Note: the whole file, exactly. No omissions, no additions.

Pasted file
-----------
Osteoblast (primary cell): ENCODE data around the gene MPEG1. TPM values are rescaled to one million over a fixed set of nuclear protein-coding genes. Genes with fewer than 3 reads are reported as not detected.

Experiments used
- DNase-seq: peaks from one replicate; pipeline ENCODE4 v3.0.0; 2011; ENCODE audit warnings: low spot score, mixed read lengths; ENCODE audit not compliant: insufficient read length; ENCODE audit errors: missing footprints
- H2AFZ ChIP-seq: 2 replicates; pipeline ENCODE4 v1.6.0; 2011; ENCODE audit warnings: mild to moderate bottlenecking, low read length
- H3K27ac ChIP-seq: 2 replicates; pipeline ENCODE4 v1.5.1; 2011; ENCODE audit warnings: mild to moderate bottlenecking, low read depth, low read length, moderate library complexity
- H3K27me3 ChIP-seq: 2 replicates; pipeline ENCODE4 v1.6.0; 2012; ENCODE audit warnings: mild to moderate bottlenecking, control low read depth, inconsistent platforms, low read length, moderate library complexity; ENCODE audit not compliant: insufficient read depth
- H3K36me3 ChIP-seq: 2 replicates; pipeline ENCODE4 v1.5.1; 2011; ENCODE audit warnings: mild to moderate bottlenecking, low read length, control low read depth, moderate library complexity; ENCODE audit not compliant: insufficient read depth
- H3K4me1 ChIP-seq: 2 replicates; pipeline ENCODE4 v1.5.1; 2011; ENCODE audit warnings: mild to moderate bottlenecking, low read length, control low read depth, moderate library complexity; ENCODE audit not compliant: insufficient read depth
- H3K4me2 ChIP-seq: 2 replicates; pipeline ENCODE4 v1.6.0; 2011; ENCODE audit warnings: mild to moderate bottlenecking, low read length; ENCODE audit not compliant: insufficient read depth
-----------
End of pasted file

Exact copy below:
Osteoblast (primary cell): ENCODE data around the gene MPEG1. TPM values are rescaled to one million over a fixed set of nuclear protein-coding genes. Genes with fewer than 3 reads are reported as not detected.

Experiments used
- DNase-seq: peaks from one replicate; pipeline ENCODE4 v3.0.0; 2011; ENCODE audit warnings: low spot score, mixed read lengths; ENCODE audit not compliant: insufficient read length; ENCODE audit errors: missing footprints
- H2AFZ ChIP-seq: 2 replicates; pipeline ENCODE4 v1.6.0; 2011; ENCODE audit warnings: mild to moderate bottlenecking, low read length
- H3K27ac ChIP-seq: 2 replicates; pipeline ENCODE4 v1.5.1; 2011; ENCODE audit warnings: mild to moderate bottlenecking, low read depth, low read length, moderate library complexity
- H3K27me3 ChIP-seq: 2 replicates; pipeline ENCODE4 v1.6.0; 2012; ENCODE audit warnings: mild to moderate bottlenecking, control low read depth, inconsistent platforms, low read length, moderate library complexity; ENCODE audit not compliant: insufficient read depth
- H3K36me3 ChIP-seq: 2 replicates; pipeline ENCODE4 v1.5.1; 2011; ENCODE audit warnings: mild to moderate bottlenecking, low read length, control low read depth, moderate library complexity; ENCODE audit not compliant: insufficient read depth
- H3K4me1 ChIP-seq: 2 replicates; pipeline ENCODE4 v1.5.1; 2011; ENCODE audit warnings: mild to moderate bottlenecking, low read length, control low read depth, moderate library complexity; ENCODE audit not compliant: insufficient read depth
- H3K4me2 ChIP-seq: 2 replicates; pipeline ENCODE4 v1.6.0; 2011; ENCODE audit warnings: mild to moderate bottlenecking, low read length; ENCODE audit not compliant: insufficient read depth